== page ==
15 May 2015


Maria Enders is an actress who’s fed up with Hollywood and wants to go back to the stage, where she made her name. Having escaped a comic book franchise contract, she holds high hopes for a mooted sequel to Maloja Snake, the play in which she broke through 25 years earlier, playing a young and vivacious girl who seduces an older, embittered woman and eventually drives her to suicide.

When the playwright, Wilhelm Melchior, passes away unexpectedly, a new director instead pitches the idea of redoing the play with Maria now playing the older woman and Jo-Ann Ellis taking on Maria’s part. In Jo-Ann, Maria sees an uncanny reflection of herself, which only makes it more difficult for her to accept the opposite role.

13 May 2015

Review: TOP FIVE

Your mileage may vary on inside-track Hollywood comedies. Among the greats, there are biting satires like The Player or Swimming With Sharks and broader, sillier works like Tropic Thunder or Bowfinger, but the kind of rarefied air in which they largely unfold can sometimes be suffocating. Thankfully, that's not the case with Top Five, Chris Rock's first project as a writer-director since 2007's I Think I Love My Wife, and inarguably his best so far. 

Andre Allen is a stand-up comedian turned movie star. To promote his latest film Uprize, a widely maligned film in which Allen plays Haitian revolutionary Dutty Boukman, Andre agrees to be interviewed by New York Times reporter Chelsea Brown, despite having endured the slings and arrows of her newspaper's film critic for years. As Chelsea gently probes for something she can build into a more substantial profile, Andre has to come to terms with himself and his public image.

12 May 2015


There's something beguiling about The Age Of Adaline, a film that sits comfortably on the fence in the wake of a couple of similar romances with magical realism at their heart. It has neither the formal whimsy of The Curious Case Of Benjamin Button, nor the incoherent weirdness of A New York Winter's Tale, but it makes a strong pitch right down the centre between those forerunners.

During an unseasonal snowstorm in 1937, Adaline Bowman is a 29 year old widow who is reborn after a car accident, leaving her immune to the ravages of time, because magic. By the year 2014, Adaline has fallen into a routine of changing her identity every decade to avoid detection (and, indeed, dissection by government types) and only keeping contact with her now-elderly daughter Flemming and her beloved spaniel, but when she meets a persistent young suitor, Ellis, that might all change. Then again, as we discover through flashbacks, it's not the first time she's tried to get close to someone.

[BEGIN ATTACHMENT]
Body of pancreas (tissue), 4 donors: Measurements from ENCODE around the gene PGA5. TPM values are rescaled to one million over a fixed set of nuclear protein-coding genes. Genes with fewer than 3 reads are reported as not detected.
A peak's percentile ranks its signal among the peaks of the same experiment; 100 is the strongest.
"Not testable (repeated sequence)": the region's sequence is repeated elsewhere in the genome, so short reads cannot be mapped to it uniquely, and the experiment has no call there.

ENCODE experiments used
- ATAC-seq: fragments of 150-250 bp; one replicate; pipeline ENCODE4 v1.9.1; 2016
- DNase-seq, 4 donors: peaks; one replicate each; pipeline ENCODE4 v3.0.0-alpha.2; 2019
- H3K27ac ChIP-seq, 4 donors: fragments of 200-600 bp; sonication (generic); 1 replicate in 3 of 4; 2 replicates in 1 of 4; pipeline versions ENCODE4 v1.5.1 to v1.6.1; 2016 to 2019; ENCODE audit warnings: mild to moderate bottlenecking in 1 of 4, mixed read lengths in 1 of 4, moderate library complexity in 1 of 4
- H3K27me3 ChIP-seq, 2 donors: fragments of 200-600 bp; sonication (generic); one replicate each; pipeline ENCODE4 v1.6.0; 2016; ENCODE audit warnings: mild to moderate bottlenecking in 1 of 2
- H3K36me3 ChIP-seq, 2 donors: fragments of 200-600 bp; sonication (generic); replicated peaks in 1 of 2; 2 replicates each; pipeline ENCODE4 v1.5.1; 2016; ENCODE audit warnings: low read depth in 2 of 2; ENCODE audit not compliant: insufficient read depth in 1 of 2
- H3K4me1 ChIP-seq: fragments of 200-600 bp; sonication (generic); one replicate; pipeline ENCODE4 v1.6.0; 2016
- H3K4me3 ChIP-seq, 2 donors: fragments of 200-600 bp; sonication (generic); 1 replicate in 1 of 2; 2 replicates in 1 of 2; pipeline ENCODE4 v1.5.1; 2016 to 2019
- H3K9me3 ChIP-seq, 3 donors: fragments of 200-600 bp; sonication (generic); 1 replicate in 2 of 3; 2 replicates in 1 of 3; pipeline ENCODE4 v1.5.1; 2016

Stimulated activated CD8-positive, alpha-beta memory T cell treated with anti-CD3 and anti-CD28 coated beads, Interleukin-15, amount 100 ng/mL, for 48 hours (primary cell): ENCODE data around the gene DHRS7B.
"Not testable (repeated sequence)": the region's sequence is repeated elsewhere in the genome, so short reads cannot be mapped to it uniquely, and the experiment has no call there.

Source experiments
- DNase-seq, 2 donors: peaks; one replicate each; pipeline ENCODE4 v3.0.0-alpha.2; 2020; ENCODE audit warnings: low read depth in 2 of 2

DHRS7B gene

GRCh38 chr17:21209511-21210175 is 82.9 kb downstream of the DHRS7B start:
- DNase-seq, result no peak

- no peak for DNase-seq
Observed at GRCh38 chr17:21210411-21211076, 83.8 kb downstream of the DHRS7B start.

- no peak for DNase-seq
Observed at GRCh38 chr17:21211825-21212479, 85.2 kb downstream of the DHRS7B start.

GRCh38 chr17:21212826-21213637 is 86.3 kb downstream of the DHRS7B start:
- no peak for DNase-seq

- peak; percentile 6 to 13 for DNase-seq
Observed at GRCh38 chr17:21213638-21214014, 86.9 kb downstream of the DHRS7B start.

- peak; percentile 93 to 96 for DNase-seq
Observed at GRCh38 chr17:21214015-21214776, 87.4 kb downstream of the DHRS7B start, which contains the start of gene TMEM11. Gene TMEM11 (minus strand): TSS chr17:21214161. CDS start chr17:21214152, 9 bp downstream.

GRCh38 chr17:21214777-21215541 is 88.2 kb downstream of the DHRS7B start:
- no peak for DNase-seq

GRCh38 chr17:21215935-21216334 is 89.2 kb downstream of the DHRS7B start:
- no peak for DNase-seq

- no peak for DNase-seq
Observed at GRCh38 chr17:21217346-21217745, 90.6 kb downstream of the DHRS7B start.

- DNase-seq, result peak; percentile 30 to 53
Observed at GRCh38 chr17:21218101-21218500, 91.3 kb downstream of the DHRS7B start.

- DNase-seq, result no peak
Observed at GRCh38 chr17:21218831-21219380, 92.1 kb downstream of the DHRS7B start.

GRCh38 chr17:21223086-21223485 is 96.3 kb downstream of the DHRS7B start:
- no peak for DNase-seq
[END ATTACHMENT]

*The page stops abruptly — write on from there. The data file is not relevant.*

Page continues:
13 April 2015


In early 2009, Paul Blart: Mall Cop was Kevin James' family-friendly answer to Die Hard, set in a mall in New Jersey, and it benefited from a drought of such fare in cinemas. Just as quick off the mark as the titular character, it's taken six years for the inevitable Paul Blart: Mall Cop 2 to arrive. After the genre trappings of the first film, it's only logical that the sequel turns out to be a family-friendly Die Hard 2. That is to say, it's basically the first one, all over again, in a different location and somehow not as good.

Six years have passed in story time too and over-zealous mall security guard Blart is afraid that he has peaked personally. An invite to a prestigious security convention in Las Vegas, all expenses paid, cheers him up a little, and he takes his long-suffering daughter Maya along for the ride. However, dastardly high roller Vincent (Neal McDonough) is planning to put Vegas' world-famous security to the test by robbing the hotel where the convention is being held. Though racked by his own ego, Blart stumbles upon their plot and teams up with fellow convention delegates to save the day.

Read my full review on Den of Geek »

27 March 2015


Counter to what the marketing would have you believe, The SpongeBob Movie: Sponge Out Of Water is not a CG/live action hybrid. At least, not until the last 20 minutes of the film. The rest is rendered in the familiar style of both the series and the previous 2004 movie and it follows the fallout of a cataclysmic theft in the town of Bikini Bottom. During one of Plankton's elaborate attempts to steal the Krusty Krab's famous Krabby Patty, the secret formula vanishes completely.

Bikini Bottom soon descends into leather-clad post-apocalyptic disarray, with the red-handed SpongeBob and Plankton framed as partners in crime and all of the former's friends turning against him. Working as a team, the two of them go on a time-travelling, reality-bending quest to restore the blessed burger to its rightful place.

Read my full review on Den of Geek »